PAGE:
Just another way to say ‘freedom of association’?
Brown University Provost Richard Locke sent a campuswide email Friday about an upcoming “series of lectures and workshops” on how the community “can discuss conflicting values and controversial ideas in constructive and engaging ways.”
On Monday, his boss pulled the rug out from under him.
In a deeply muddled Washington Post op-ed, President Christina Paxson first denied that “American college students want to be protected from ideas that make them uncomfortable,” and then went on to celebrate the “safe spaces” that Brown “proudly” offers to students.
She seems to think that safe spaces are the same as private student organizations, the kind whose freedom of association is now under attack by Harvard College’s crusading dean. According to Paxson, safe spaces are simply those
where students from marginalized groups can come together to feel comfortable discussing their experiences and just being themselves.
#ChristinaPaxson I think Ray Kelly would disagree with your claims to support freedom of speech, and freedom to speak, Ms. Paxson.
— Bonny Wright (@miamivandynyu) September 6, 2016
Paxson claims that Brown’s much-mocked Play-Doh and puppy room – an oasis for anyone who felt threatened by a campus debate on rape culture – was an outlier, “one instance some years ago” (two years, to be precise):
There have been many unfortunate mischaracterizations in the media of the intent of that support space as a so-called shield from ideas.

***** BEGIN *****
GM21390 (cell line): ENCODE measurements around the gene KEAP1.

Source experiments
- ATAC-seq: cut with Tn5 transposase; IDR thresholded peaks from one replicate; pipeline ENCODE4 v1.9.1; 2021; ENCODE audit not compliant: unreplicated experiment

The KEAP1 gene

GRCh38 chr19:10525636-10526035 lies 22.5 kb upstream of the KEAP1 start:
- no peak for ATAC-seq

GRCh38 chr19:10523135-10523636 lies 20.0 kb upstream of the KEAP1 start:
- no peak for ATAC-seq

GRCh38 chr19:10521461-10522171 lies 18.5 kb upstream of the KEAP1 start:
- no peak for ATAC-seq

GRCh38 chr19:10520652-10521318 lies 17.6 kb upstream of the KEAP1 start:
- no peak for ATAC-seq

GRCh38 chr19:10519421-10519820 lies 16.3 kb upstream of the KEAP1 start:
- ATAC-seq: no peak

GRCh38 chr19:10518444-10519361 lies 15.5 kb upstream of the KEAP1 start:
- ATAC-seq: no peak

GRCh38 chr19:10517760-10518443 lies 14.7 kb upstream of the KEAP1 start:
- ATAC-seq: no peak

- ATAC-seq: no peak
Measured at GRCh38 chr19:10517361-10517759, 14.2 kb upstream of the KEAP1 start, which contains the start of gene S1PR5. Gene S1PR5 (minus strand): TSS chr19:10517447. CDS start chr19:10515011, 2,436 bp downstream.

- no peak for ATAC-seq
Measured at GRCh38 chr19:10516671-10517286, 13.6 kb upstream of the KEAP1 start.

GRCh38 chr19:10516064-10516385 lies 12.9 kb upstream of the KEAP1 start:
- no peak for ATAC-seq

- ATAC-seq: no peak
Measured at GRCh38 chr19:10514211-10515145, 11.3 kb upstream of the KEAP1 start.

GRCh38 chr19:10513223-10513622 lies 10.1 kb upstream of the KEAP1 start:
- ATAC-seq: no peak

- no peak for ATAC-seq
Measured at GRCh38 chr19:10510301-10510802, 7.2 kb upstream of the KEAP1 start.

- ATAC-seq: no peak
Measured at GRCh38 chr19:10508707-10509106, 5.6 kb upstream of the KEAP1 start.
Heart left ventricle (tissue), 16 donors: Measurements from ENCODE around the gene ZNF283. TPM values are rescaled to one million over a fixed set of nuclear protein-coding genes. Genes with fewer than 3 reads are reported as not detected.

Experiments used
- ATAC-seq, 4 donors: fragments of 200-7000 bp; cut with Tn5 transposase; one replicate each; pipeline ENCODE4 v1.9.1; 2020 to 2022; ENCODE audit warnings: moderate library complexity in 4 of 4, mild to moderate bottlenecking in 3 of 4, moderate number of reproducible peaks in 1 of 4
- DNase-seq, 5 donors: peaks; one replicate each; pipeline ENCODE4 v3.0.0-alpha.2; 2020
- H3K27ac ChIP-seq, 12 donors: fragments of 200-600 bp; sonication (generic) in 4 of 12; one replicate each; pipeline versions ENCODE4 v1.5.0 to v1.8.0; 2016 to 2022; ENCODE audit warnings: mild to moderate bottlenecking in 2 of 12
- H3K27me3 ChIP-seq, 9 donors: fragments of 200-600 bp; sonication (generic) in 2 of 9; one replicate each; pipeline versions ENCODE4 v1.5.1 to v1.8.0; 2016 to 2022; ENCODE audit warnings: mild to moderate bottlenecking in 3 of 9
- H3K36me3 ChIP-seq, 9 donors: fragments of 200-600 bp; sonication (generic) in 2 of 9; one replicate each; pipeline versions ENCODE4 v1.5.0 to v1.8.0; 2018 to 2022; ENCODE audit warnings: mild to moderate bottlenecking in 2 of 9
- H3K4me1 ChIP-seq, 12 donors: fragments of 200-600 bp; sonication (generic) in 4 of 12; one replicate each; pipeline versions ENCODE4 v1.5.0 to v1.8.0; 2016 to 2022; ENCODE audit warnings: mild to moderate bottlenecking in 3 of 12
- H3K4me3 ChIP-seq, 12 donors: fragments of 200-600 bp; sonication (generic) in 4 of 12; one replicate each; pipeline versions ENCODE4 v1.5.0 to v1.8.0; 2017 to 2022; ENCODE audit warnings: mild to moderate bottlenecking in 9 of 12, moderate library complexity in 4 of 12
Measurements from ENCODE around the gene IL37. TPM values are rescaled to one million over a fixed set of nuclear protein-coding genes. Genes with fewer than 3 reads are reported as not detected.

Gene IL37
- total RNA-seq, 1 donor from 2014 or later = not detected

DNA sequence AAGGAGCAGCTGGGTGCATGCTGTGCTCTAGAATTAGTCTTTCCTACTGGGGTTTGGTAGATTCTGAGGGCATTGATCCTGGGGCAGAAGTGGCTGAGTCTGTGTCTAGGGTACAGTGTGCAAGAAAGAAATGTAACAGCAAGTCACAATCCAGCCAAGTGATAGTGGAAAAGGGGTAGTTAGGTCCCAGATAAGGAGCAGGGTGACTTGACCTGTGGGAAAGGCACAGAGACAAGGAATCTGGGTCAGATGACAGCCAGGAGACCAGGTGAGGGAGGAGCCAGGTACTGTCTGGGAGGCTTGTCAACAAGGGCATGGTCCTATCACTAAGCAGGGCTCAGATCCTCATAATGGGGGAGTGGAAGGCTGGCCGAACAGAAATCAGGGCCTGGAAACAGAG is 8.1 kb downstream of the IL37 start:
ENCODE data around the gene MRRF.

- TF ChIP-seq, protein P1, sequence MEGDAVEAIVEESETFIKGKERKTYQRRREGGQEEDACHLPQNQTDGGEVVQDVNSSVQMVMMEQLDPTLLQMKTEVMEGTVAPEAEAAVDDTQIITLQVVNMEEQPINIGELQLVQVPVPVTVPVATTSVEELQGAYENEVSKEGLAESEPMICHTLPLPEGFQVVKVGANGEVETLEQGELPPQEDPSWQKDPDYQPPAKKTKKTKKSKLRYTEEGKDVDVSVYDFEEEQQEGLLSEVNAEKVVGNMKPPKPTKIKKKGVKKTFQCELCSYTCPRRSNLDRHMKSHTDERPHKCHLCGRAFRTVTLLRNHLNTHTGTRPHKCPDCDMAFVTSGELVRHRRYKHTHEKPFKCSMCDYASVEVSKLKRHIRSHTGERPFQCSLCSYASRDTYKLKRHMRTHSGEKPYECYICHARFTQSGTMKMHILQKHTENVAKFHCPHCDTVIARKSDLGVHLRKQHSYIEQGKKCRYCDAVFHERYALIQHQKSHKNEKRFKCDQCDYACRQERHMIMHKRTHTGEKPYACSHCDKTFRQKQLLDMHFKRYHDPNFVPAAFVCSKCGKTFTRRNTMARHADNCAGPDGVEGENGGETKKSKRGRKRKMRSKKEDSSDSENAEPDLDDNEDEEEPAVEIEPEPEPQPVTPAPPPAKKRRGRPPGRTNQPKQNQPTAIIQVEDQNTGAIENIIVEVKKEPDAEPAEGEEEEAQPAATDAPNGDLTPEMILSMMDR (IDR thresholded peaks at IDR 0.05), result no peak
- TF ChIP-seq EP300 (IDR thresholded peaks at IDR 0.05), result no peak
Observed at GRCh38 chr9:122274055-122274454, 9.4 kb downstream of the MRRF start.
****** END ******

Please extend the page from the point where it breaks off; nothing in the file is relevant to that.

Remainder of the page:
Rather, we see safe spaces in the choices our students make every day. Students find many opportunities through clubs and organizations to meet those who share similar backgrounds and interests – religious, political and otherwise.
In other words, Paxson is trying to redefine the term “safe spaces” – to make it the equivalent of freedom of association – so it loses its well-deserved negative (and accurate) connotation as a “shield from ideas.”
She says faculty should be “free to use” trigger warnings at their own discretion (the same posture as the University of Chicago, for what it’s worth), and denies against all evidence that Brown is “coddling our students – or limiting freedom of expression”:
Instead, we are teaching them, encouraging them and giving them the space to have the discussions that will make them better scholars and prepare them to best serve society.
Brown is featured in a recent documentary by an alum as a place where administrators shelter students from controversial ideas and faculty are too cowed to publicly defend free speech.